Spain Commercial Premises Investment Grows


Spain Commercial Premises Investment Grows

Spain Commercial Premises Investment Grows

Investment in commercial premises in Spain rose to 1.33 billion euros in 2014, an increase of 330 million euros from a year earlier, fuelled by attractive rental yields and the positive economic outlook.

Financial services providers like family offices and investment funds were the most active players in the market, according to a May report by property consultants Aguirre Newman.

And as Spain’s economic recovery continues, boosting private consumption, top domestic and international retailers have been jostling for positions in prime areas in capital cities like Madrid and Barcelona.

Ireland’s Primark has plumped for 15,000 square metres in Madrid’s central Gran Via 32 building for its new Spanish flagship store which is due to open its doors at the end of 2015.

Ironically, the building is owned by Spanish businessman Amancio Ortega, founder of the world’s largest fashion retailer Inditex.

Primark signed the rental contract back in 2011, since then rental prices in Madrid’s shopping “hub” streets like Gran Via, Serrano and Fuencarral have been on the rise.

Other foreign retailers, like Sweden’s H&M, have also opened online stores in Spain, a format which Aguirre Newman expects to gain increasing popularity with consumers.



Between 2007 and 2013, Spanish property prices fell by nearly 40 percent as the country struggled to weather the storm of the global financial crisis.

Rental prices also declined 30-40 percent from their peak, a fact which has fuelled renewed interest from both private investors and funds.

While investment yields on rentals in Madrid have dropped somewhat over the last year, they are still higher than in other European capitals like London.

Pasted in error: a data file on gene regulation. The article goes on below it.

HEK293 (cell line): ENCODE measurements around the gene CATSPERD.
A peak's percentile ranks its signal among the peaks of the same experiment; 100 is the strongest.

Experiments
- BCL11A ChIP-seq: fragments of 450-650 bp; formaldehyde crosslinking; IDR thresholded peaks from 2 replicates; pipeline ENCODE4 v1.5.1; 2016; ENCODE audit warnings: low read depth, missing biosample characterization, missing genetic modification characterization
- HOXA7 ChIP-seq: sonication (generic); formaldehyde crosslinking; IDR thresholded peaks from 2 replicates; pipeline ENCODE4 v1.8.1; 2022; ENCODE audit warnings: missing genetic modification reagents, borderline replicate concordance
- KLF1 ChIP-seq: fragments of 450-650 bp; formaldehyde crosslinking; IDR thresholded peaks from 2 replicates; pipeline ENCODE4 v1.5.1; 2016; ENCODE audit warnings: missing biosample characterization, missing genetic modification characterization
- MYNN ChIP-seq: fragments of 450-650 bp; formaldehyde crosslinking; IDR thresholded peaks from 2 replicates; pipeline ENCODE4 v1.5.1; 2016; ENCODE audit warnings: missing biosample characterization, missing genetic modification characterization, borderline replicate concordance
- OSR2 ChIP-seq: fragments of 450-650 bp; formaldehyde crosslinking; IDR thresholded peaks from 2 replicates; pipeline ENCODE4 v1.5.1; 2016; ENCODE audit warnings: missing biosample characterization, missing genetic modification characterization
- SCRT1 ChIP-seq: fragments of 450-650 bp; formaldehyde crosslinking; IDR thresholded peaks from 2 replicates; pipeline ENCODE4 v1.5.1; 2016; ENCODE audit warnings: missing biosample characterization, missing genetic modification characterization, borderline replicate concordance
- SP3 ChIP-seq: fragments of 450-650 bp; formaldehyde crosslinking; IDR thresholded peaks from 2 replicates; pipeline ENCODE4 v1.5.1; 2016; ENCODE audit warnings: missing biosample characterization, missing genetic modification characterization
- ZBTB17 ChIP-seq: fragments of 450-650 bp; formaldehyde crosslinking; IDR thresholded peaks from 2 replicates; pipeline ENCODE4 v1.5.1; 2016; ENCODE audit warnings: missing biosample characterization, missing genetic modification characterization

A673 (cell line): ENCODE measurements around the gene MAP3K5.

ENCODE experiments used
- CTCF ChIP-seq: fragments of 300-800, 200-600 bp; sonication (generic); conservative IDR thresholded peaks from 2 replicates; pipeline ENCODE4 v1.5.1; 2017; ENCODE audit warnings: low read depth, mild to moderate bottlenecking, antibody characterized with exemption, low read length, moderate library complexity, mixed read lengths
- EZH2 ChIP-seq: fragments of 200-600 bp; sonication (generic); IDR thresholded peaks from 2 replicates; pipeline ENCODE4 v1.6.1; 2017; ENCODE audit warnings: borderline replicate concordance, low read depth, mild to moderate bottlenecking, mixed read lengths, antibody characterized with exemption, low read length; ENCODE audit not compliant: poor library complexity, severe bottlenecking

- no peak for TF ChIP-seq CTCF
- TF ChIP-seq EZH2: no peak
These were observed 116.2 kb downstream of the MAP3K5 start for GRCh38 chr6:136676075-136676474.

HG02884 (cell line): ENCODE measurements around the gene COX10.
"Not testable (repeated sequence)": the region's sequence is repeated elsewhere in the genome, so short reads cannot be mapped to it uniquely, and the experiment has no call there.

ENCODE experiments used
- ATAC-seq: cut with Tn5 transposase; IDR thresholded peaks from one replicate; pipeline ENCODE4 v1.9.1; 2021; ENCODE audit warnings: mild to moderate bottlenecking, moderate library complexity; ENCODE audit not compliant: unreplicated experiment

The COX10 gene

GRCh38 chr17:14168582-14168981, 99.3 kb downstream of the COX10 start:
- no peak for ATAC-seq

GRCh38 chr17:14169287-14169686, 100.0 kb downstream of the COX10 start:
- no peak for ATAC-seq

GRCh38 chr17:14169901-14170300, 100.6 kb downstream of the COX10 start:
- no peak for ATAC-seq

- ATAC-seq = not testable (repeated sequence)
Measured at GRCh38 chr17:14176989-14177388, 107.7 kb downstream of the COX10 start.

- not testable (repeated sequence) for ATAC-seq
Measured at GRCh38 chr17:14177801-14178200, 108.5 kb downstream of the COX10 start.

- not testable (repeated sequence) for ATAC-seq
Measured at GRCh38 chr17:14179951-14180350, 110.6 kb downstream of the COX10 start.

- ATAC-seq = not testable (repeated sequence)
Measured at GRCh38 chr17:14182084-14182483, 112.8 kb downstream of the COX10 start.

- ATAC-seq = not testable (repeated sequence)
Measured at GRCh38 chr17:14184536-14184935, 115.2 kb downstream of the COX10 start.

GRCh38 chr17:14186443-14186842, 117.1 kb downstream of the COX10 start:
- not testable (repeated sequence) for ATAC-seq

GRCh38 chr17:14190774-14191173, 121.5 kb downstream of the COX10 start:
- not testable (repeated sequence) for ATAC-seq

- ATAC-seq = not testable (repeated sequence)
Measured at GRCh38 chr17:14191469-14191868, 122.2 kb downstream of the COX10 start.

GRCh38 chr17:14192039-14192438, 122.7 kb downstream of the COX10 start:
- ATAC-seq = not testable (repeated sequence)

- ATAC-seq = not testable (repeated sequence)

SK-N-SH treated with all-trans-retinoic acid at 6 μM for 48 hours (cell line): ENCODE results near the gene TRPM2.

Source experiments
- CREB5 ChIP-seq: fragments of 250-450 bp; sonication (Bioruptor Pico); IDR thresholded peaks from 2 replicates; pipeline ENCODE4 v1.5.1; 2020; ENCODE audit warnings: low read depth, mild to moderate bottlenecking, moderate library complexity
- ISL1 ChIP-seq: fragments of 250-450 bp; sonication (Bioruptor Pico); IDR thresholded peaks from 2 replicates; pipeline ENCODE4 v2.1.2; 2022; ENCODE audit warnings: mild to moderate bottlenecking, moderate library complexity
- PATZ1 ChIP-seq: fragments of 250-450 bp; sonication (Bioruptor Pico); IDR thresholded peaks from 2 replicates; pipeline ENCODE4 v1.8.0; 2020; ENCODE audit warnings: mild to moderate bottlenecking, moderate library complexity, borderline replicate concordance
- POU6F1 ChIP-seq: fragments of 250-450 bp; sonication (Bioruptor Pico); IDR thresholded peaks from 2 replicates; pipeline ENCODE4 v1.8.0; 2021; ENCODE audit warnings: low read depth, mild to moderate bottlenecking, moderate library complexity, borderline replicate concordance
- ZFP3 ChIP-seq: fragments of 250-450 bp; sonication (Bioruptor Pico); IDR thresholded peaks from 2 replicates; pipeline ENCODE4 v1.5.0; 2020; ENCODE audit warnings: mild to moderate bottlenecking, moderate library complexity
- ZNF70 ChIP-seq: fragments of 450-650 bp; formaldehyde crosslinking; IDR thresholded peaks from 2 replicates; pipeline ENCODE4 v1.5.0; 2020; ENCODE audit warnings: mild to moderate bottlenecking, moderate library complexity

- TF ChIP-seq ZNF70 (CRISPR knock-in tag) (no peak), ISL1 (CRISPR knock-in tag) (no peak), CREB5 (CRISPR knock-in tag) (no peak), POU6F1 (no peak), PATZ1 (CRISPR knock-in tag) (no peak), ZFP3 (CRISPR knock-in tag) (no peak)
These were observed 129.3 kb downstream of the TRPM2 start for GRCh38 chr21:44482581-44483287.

The Spanish economy’s steady return to growth, combined with a number of prime assets still trading at low valuations, will ensure that the upward trend in rental prices in key locations in Madrid and Barcelona will continue, according to Aguirre Newman.

Over the coming months, Socimis, listed real estate investment trusts, as well as new funds focusing on commercial premises will be active operators in the market, the consultancy firm said.

It is also forecasting a change in trend in the demand for premises to locations outside the main cities and key commercial areas.



More flagship stores are likely to spring up in Madrid and Barcelona, as retailers aim to cash in on the rise in wealthy Asian and European tourists to Spain.

The extension of store opening hours and the introduction of Sunday openings have all contributed to a rise in sales of all kinds of goods.

And a shopping spree to Madrid is attractive for non-European Union visitors because they are exempt from paying the 21-percent value added tax on good purchased in Spain.

The potential for shopping tourism will guarantee continued interest from major retailers in Spain’s commercial property market.

For information on investing in Spain, contact corporate law firm Argali Abogados.

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